NETGEAR Orbi Security

NETGEAR Orbi Security: Inadequacies of Domain Classification and Parental Controls on Mesh Router Systems Part 3

As a part of our ongoing series about the security features of mesh WiFi routers, today we are reviewing the results of our test on NETGEAR Orbi devices. Check out part 2’s results on Plume router security if you’re interested in getting your hands on all the data.

Webshrinker periodically performs threat detection tests on hardware devices and other security products to analyze threat protection capabilities. A quick reminder of how we run our tests is available.

Results for Orbi

The Orbi mesh router system implements NETGEAR Armor security which is powered by Bitdefender. Bitdefender via NETGEAR Armor was an interesting case to test. Unlike other subjects, the block page is self-hosted on the Orbi router. This is evident in the local IP addresses returned when Armor blocks a domain. A small number (1%) of our threat domains were black holed to the IP address, so we gave the edge to Armor and considered them blocked.

Just as Plume demonstrated in the previous installment, the DNS protection of NETGEAR Armor powered by Bitdefender is less than adequate, allowing 60% of known threats during our traffic simulation test.

Armor performed nearly the same in the botnet and malware categories, identifying roughly 53%, but significantly below standard for phishing sites—identifying only 14.9%. Throughout our testing, we’ve seen Webshrinker dramatically outperform the competition identifying phishing sites and this holds true for the Orbi test.

Like our parent company, DNSFilter, Armor has off-network protection through Bitdefender’s roaming client software. This means users are protected even when they take their devices outside of their home or office, as Armor's protection is deployed on the device itself. Even though the security protection is inferior to Webshrinker’s, the additional roaming protection is preferred and Armor is the only test subject to provide peace of mind outside your network.

Parental Controls

NETGEAR Armor is meant as threat protection, but it can be coupled with Disney’s Circle for content filtering, scheduling, pausing, and time limits on internet usage. We did not include Circle in our evaluation and are testing only Bitdefender’s (through NETGEAR Orbi) content filtering of the most commonly blocked “questionable” content. We tested against 6 content categories: Adult, drugs, gambling, P2P & illegal, terrorism & hate, and weapons.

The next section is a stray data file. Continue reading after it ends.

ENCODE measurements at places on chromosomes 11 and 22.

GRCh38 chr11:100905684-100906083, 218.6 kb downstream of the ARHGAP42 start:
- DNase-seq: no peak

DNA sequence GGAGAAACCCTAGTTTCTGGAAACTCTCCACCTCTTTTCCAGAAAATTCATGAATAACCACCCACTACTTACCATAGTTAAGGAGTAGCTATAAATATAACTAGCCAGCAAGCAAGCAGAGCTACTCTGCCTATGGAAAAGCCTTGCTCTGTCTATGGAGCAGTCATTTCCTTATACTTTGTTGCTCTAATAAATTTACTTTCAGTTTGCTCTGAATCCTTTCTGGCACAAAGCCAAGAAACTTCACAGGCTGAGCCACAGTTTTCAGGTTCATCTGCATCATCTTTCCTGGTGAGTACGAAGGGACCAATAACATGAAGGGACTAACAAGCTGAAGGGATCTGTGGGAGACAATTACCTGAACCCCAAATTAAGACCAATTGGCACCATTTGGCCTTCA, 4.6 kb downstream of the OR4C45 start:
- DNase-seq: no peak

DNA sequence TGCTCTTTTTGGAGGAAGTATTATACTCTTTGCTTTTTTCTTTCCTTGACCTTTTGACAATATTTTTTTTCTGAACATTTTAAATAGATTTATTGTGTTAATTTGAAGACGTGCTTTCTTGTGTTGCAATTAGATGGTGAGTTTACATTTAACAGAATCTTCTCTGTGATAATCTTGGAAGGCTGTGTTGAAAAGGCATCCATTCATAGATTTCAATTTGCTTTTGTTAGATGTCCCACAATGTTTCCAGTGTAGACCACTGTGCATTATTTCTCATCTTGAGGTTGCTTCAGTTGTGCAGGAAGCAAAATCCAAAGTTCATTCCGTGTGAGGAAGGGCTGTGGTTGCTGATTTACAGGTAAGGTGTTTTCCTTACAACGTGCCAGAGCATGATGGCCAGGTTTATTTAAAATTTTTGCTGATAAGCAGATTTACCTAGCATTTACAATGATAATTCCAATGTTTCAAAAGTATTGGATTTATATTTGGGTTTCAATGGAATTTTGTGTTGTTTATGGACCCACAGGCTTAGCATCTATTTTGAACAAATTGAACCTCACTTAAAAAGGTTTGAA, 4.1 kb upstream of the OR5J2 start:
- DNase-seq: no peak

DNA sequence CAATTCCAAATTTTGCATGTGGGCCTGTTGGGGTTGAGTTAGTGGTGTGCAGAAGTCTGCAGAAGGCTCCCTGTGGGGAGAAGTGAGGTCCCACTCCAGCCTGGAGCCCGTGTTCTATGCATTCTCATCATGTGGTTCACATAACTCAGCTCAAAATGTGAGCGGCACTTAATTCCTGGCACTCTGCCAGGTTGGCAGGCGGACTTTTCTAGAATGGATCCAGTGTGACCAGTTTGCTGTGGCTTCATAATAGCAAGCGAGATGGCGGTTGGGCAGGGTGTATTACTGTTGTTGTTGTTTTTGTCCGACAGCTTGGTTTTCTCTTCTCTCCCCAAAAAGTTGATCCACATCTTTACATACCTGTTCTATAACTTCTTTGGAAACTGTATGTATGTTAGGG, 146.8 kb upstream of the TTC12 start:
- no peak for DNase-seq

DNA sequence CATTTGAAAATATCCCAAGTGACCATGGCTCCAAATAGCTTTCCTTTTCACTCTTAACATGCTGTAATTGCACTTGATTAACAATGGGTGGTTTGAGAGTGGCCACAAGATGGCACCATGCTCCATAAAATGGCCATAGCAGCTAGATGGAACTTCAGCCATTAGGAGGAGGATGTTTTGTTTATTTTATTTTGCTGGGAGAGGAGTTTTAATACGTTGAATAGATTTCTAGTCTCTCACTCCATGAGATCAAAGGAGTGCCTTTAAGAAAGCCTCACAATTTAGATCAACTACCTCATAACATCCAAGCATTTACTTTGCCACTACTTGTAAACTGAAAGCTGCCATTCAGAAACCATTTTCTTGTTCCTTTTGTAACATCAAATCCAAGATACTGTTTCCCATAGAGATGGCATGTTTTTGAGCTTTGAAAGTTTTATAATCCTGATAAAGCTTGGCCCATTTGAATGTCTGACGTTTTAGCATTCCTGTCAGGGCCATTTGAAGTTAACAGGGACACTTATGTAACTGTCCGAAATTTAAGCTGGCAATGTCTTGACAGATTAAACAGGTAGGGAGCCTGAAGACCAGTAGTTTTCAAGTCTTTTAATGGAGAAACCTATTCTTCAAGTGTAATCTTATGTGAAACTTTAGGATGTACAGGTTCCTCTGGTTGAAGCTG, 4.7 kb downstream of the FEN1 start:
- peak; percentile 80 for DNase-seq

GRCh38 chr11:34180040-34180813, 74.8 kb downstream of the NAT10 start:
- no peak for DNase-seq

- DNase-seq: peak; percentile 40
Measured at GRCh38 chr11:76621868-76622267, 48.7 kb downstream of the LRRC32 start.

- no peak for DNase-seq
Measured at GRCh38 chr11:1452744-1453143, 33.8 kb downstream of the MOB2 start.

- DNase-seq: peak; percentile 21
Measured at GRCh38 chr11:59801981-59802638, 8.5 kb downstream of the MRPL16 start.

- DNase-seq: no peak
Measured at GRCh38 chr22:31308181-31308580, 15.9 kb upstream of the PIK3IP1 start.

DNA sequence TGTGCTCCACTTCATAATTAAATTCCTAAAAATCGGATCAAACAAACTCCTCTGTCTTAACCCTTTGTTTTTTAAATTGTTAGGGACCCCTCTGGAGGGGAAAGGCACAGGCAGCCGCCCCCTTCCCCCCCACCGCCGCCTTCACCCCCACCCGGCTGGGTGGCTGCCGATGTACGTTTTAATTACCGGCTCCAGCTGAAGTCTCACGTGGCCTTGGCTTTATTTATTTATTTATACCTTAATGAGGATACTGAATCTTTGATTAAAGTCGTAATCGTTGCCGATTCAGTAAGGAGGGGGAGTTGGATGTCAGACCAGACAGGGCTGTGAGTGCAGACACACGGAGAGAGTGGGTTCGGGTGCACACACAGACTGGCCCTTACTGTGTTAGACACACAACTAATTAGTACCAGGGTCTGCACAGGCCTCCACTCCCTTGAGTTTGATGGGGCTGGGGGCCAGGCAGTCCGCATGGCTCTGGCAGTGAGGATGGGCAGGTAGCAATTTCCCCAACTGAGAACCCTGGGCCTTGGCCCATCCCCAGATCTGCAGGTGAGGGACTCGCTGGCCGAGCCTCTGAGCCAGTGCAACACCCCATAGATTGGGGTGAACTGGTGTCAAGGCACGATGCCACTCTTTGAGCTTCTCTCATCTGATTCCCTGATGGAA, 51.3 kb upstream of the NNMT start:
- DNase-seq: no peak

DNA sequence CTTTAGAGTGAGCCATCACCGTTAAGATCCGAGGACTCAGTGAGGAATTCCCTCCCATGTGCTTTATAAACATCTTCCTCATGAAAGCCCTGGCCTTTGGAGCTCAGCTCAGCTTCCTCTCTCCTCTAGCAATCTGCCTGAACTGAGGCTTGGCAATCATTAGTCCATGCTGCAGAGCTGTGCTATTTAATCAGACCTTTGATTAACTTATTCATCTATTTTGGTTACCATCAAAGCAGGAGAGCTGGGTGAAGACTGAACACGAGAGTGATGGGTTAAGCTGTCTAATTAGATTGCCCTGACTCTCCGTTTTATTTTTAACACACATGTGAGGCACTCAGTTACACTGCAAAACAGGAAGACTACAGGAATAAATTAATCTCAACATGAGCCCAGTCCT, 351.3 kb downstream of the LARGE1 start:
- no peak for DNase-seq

NETGEAR Armor performed well enough when blocking adult (84%), drugs (83.3%), and gambling (89%) content categories. However, they performed very poorly in weapons (21.5%), terrorism & hate (38.9%), and p2p & illegal (57.1%)—website classifications that are arguably far more concerning for parents looking to restrict internet access for their children.

The scale we use for effectiveness is as follows:

  • 0-60% = poor
  • 61-90% = warning
  • 91-100% = good


NETGEAR Orbi’s reporting is solely focused on what Bitdefender considers a threat. If you wanted to investigate other usage like social media or productivity, that would require an external tool such as a SIEM where you could ingest the logs and do the analysis yourself. It does provide a score for your network security based on regular device scans for default passwords and other vulnerabilities. Threat notifications are available and the mobile app has discoverable threat traffic charts to help uncover vulnerable web traffic. 


Threat Categories Tested: Botnet, Malware, Phishing & Deception

Content Categories Tested: Adult, Drugs, Gambling, P2P & Illegal, Terrorism & Hate, Weapons
Total Blocked: 55.5%

Botnet Blocked: 53.6%

Malware Blocked: 51.7%

Phishing & Deception Blocked: 14.9%

Content Filtering Site Blocking User Specific Control Threat Blocking Internet Pause Scheduled Policy Time Limit Reporting
Yes (limited to questionable sites, more content blocking via Circle) Yes Yes Yes, only 40% Only via Circle No Only via Circle Minimal, no export

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